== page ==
Not all models are sold in all countries. Sometimes it’s because the manufacturer either isn’t present in that market or for whatever reason decides not to import it, while in others it deems it’s not worth the investment to make it comply with specific regulations. Unfortunately, that means a lot of enthusiasts can’t get their hands on the cars they want, because it simply isn’t available.
Whatever the reason, there’s always a number of buyers who have thought that, if it were available, they’d get one in a heartbeat. One such model that immediately comes to mind is the new GR Yaris, at least for the United States. But that begs the question, if there were no restrictions, what three cars would you like to see being sold in your country, and why?
Personal Choice 1: Toyota GR Yaris
See: 2021 Toyota GR Yaris Officially Launched In Europe As A Rally-Bred AWD Hot Hatch
This tiny, rally-inspired hot hatch has received mountains of praise from just about everyone who’s gotten their hands on one, and it’s not hard to see why. With all-wheel drive, a manual transmission, and 268 hp out of just a three-cylinder engine, all packaged in a practical 3-door hatchback body, it becomes apparent as to why everyone loves the GR Yaris. Hopefully Toyota eventually gives the same treatment to the Corolla (and actually brings it to the US).
Personal Choice 2: Alpine A110
Read: 2020 Alpine A110 Legende GT Taps Into Its Comfier Side, Adds Bespoke Features
The Alpine A110 belongs to an endangered species, that of compact sports cars. It combines the small, light, and nimble characteristics of something like a Toyota 86 or a Mazda Miata, while also offering the mid-engine flare and dynamics of something like a Porsche 718, all without spending six figures for the privilege of owning one. It’s almost reminiscent of a more-luxurious, and much faster, modern incarnation of the Toyota MR2 formula, and you can’t really go wrong with that.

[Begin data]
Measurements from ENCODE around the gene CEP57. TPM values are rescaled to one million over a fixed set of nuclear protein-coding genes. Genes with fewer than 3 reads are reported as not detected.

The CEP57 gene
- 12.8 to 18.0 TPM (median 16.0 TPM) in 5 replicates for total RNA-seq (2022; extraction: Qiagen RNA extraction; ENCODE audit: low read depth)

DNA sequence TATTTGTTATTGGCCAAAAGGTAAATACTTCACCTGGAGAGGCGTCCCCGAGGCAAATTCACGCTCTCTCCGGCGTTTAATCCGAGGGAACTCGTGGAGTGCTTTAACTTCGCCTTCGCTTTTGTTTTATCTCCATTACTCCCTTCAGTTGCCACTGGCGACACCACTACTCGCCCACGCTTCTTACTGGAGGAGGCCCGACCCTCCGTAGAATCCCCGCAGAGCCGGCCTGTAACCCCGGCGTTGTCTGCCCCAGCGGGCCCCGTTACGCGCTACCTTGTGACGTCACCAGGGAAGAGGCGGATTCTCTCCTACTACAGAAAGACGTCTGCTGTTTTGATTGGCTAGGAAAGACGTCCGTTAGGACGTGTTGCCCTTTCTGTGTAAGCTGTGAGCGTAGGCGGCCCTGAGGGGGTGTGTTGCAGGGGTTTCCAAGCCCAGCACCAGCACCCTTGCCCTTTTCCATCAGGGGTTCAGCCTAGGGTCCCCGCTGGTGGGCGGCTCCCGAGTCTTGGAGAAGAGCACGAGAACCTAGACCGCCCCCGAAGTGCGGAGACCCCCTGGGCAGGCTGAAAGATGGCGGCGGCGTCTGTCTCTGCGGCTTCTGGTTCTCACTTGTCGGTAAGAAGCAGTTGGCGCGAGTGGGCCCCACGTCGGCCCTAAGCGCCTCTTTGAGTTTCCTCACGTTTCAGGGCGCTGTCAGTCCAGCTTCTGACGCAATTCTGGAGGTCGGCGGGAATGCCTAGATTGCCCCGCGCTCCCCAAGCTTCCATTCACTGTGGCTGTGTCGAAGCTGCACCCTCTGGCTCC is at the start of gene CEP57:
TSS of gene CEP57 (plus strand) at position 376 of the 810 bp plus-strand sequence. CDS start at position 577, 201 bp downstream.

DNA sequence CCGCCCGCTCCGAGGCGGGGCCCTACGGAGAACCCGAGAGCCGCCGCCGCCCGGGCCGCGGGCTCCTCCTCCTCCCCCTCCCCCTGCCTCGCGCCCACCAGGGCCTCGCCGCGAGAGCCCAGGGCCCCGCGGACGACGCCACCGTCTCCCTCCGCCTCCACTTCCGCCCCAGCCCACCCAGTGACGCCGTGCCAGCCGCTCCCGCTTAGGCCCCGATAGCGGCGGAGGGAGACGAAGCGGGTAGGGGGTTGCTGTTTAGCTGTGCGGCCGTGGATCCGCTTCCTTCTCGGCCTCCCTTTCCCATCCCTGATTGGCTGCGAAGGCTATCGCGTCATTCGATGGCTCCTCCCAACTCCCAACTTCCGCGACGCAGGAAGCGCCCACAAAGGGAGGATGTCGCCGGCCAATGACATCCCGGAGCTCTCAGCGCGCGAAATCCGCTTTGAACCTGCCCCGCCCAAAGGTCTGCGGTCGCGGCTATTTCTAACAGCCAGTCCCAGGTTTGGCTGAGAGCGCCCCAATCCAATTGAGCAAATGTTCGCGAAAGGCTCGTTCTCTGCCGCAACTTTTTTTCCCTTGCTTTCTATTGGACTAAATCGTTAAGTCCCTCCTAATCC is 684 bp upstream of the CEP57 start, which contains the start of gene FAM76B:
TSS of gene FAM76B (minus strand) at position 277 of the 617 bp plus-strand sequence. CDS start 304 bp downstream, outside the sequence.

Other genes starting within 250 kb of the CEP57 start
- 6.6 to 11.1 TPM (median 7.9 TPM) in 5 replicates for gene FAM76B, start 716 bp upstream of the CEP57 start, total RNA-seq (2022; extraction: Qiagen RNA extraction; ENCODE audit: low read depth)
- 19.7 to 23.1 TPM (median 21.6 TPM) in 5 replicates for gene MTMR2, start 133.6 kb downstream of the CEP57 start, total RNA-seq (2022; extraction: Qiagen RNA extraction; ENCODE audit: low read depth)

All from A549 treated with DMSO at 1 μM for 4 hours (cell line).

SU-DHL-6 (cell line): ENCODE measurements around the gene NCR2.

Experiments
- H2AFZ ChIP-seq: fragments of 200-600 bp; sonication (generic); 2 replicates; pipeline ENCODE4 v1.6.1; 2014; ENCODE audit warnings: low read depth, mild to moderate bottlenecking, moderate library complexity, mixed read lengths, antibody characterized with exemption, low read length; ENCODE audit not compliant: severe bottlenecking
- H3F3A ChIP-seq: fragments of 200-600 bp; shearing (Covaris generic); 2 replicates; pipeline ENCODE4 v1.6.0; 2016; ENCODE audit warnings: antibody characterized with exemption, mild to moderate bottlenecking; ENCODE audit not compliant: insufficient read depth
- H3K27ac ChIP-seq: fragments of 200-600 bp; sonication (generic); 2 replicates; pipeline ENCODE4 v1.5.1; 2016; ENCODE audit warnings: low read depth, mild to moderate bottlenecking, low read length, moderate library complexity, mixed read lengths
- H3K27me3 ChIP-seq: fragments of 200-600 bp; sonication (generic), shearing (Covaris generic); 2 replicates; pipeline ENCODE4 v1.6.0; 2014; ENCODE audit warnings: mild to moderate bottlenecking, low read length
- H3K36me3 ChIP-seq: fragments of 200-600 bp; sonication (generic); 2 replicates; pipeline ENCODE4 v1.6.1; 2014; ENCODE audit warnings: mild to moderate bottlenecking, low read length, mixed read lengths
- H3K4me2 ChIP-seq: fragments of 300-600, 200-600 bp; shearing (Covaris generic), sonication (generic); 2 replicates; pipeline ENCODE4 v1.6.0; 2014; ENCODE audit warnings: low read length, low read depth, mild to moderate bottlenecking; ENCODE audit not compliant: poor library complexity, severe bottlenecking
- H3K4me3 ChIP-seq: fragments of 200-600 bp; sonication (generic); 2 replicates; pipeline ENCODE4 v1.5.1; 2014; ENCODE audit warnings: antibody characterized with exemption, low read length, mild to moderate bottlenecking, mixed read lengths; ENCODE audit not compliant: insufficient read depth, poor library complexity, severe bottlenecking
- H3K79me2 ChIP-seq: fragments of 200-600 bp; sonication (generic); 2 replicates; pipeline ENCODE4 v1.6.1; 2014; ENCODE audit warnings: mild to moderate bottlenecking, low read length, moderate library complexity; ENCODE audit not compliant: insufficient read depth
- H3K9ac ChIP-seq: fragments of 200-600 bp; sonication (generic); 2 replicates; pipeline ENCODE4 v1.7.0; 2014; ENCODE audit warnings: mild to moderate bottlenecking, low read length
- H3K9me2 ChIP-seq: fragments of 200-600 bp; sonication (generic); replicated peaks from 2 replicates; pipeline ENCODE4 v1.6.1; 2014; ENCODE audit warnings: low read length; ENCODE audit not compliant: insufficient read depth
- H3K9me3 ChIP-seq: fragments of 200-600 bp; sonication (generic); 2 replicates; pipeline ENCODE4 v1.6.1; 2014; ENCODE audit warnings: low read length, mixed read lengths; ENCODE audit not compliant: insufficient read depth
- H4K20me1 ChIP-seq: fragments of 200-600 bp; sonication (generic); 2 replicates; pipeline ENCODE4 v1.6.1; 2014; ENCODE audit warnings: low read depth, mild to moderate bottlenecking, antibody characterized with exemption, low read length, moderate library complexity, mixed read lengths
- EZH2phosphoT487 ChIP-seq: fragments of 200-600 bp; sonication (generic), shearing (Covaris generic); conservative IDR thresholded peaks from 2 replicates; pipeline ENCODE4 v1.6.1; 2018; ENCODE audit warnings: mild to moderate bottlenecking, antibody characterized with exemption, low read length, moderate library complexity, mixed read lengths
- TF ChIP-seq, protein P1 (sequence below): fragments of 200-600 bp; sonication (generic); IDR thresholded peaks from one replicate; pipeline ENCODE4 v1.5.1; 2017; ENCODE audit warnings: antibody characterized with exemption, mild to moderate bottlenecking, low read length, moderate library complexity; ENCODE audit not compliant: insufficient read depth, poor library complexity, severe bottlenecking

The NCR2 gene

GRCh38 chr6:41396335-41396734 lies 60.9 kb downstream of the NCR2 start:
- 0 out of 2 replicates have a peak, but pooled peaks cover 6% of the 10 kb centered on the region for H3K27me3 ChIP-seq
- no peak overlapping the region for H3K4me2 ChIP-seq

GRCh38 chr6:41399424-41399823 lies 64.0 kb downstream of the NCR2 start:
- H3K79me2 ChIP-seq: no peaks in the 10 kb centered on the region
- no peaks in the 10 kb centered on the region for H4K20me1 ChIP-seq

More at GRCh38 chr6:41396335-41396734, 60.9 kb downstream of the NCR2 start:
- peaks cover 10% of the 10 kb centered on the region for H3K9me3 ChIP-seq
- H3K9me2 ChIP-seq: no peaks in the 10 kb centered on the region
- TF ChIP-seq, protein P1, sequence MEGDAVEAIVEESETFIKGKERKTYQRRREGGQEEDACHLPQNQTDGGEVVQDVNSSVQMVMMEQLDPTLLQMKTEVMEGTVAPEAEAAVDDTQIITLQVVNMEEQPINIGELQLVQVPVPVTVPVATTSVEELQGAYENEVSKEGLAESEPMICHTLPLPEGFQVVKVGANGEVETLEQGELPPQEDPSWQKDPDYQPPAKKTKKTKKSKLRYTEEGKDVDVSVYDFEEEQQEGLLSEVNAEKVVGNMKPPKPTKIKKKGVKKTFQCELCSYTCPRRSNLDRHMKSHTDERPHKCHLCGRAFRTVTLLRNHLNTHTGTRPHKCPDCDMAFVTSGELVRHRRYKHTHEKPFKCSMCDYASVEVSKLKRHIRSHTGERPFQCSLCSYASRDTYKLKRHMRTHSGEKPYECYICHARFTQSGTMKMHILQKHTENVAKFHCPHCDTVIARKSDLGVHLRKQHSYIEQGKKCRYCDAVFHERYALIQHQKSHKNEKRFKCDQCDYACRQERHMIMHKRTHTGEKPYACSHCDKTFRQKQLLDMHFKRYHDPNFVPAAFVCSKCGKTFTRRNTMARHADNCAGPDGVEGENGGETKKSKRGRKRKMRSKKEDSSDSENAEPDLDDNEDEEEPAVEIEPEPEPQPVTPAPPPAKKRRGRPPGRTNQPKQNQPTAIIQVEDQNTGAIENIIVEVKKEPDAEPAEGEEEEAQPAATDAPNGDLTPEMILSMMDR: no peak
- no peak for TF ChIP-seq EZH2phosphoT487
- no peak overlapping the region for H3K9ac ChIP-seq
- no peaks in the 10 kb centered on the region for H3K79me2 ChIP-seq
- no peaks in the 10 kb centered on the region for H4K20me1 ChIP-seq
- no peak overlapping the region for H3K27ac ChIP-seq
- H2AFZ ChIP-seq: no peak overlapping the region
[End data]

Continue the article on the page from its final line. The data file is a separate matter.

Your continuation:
Personal Choice 3: Toyota Century
See Also: 2018 Toyota Century Is Japan’s Idea Of A Rolls-Royce, For Half The Price
This third choice is another Toyota, only this time at the opposite end of the spectrum. Rather than performance, this car’s game and all-out luxury, and boy does it play it well. Sometimes called “Japan’s Rolls-Royce”, the Century embodies luxury from a different time, one from before making a luxury car meant stuffing in as much tech as possible. Toyota choose the more old-school approach to luxury of just making a supremely comfortable, exquisitely-crafted, well-built car. That being said, it’s not hard to understand why they don’t sell these in the U.S., as the idea of a $200,000 Toyota would be extremely off-putting to most buyers, no matter how nice it is.
Honorable Mention: Holden GTSR Maloo
Also: Holden: New ZR1-Powered 635HP “W1” Model Headlines 2017 HSV GTSR Range
The only reason the GTSR Maloo didn’t make the cut is simply because it is no longer in production, although that is a relatively recent development. But as is the case with the other cars on this list, this one is also very unique. It combines the V8 grunt of something like a Camaro (or a Corvette, since that’s where its engine comes from) with the added practicality of a pickup truck bed. We had the Chevy SS in America, which was our version of the Holden Commodore, but we never got the ute, something we haven’t seen in the States since 1987 with the Chevy El Camino.
So we’ve covered uniqueness, practicality, sportiness, and luxury on that list. What else would you like to see? What three cars would you want to see imported in your country? Let us know in the comments.